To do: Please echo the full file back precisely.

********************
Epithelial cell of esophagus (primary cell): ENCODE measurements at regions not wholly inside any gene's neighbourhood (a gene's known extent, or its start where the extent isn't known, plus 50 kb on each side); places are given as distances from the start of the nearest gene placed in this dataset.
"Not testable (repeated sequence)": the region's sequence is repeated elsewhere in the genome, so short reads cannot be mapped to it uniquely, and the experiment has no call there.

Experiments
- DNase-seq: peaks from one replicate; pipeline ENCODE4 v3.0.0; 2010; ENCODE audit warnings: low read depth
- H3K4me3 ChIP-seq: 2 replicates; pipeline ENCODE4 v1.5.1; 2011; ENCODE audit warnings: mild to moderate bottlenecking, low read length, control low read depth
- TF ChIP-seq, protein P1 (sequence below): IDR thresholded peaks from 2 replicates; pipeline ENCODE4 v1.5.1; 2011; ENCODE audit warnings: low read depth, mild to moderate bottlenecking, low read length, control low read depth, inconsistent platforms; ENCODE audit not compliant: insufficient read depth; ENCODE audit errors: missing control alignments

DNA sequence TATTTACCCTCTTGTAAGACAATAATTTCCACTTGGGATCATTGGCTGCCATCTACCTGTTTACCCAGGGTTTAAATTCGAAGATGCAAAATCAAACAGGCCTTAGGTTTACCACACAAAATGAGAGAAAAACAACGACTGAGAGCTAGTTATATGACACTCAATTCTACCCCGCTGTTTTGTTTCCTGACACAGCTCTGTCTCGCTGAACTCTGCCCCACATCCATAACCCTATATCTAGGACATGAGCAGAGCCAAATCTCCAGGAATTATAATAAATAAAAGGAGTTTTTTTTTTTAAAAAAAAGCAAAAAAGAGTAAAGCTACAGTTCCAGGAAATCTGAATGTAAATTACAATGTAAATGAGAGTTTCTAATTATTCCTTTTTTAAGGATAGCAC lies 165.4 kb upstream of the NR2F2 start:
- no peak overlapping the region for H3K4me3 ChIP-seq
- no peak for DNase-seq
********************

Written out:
Epithelial cell of esophagus (primary cell): ENCODE measurements at regions not wholly inside any gene's neighbourhood (a gene's known extent, or its start where the extent isn't known, plus 50 kb on each side); places are given as distances from the start of the nearest gene placed in this dataset.
"Not testable (repeated sequence)": the region's sequence is repeated elsewhere in the genome, so short reads cannot be mapped to it uniquely, and the experiment has no call there.

Experiments
- DNase-seq: peaks from one replicate; pipeline ENCODE4 v3.0.0; 2010; ENCODE audit warnings: low read depth
- H3K4me3 ChIP-seq: 2 replicates; pipeline ENCODE4 v1.5.1; 2011; ENCODE audit warnings: mild to moderate bottlenecking, low read length, control low read depth
- TF ChIP-seq, protein P1 (sequence below): IDR thresholded peaks from 2 replicates; pipeline ENCODE4 v1.5.1; 2011; ENCODE audit warnings: low read depth, mild to moderate bottlenecking, low read length, control low read depth, inconsistent platforms; ENCODE audit not compliant: insufficient read depth; ENCODE audit errors: missing control alignments

DNA sequence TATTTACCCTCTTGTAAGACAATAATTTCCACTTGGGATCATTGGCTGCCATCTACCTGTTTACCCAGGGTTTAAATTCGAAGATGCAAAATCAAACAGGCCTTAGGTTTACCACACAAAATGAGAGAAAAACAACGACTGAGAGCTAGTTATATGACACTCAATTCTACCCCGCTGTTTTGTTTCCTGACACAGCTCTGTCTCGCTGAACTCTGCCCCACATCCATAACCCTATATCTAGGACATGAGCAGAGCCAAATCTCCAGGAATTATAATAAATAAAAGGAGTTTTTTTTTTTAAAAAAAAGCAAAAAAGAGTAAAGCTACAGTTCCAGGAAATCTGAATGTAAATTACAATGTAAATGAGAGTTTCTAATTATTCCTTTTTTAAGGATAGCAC lies 165.4 kb upstream of the NR2F2 start:
- no peak overlapping the region for H3K4me3 ChIP-seq
- no peak for DNase-seq